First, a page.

"When we run out (of food), we go on Facebook and say 'We have an immediate need,' and within an hour we get food," said volunteer Yren Berry.
Last week, the group received a star-powered dose of support when members of the U.S. Women's Olympic Gymnastics team swung by to pitch in and donate supplies.
"Until you're actually here helping people find sweaters and pants ... you don't realize how big of a deal it is," said Nastia Liukin, a gold medalist in the 2008 Olympics.
Liukin -- who has more than 190,000 followers on Twitter -- then took to the micro-blogging site, asking people to send "canned food, bread and non perishable foods to 83 Wayne St" in Jersey City to support the relief effort.
"Hopefully if at least one of those followers came and donated that would do something," she said.
Larger organizations like FEMA and the Red Cross have also taken note.
"We are working closely with these volunteer agencies," said Alberto Pillot, a FEMA spokesman who encouraged residents to register online for disaster assistance and contact their insurance providers.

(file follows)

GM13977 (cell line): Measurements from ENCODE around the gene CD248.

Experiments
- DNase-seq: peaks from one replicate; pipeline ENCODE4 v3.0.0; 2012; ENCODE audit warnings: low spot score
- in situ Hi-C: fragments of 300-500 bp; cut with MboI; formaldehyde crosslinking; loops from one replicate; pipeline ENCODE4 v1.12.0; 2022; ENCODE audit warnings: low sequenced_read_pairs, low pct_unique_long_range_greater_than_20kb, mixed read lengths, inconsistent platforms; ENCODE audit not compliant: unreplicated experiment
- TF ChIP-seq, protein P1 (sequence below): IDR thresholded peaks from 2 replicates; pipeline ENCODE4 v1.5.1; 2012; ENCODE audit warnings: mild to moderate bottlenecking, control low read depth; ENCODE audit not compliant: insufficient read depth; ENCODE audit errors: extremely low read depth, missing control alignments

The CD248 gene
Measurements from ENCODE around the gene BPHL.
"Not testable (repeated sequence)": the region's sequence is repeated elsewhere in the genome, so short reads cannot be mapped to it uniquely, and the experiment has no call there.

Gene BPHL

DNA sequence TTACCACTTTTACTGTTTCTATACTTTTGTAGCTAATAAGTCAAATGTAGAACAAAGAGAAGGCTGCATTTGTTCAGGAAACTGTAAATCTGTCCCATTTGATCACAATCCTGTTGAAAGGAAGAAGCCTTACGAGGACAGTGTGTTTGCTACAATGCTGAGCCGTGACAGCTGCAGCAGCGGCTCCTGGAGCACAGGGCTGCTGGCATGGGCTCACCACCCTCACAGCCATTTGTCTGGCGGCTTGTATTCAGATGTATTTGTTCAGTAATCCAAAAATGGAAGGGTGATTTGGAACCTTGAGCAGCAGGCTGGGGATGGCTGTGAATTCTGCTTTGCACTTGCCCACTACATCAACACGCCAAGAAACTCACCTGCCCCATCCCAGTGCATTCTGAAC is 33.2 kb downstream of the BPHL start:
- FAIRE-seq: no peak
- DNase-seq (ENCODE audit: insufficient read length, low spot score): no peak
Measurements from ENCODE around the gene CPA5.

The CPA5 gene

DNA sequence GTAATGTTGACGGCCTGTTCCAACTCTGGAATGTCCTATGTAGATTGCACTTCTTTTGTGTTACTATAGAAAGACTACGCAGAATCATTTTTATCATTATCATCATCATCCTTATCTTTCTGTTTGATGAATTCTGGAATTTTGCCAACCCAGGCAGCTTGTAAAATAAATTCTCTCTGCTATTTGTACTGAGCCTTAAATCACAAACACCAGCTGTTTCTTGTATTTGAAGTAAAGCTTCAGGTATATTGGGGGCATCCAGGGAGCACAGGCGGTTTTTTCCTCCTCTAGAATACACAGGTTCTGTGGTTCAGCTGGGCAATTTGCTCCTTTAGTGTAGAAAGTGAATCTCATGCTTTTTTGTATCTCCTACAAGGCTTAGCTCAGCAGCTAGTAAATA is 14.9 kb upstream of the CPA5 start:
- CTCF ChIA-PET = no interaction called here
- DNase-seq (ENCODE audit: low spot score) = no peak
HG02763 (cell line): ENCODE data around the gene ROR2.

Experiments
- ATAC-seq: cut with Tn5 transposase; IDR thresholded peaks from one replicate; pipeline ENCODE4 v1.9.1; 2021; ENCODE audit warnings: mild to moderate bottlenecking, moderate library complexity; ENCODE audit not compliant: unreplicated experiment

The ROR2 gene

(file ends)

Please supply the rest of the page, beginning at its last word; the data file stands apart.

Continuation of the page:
"But housing issues are going to be the problem in the long run," he said.
Faced with a lack of physical space for FEMA trailers and limited access to available rental apartments and hotels, the agency says it's now bent on making flood-soaked homes inhabitable as the winter weather moves in.
That "keep-'em-in-their-homes" strategy likely means that the man-power behind volunteer efforts will continue to be needed as temperatures drop.
Yet as national interest wanes and volunteers return to their own jobs and families, the resolve of relief efforts in places like Jersey City will likely be tested.
As of Tuesday, more than 18,000 homes were still in the dark across the region.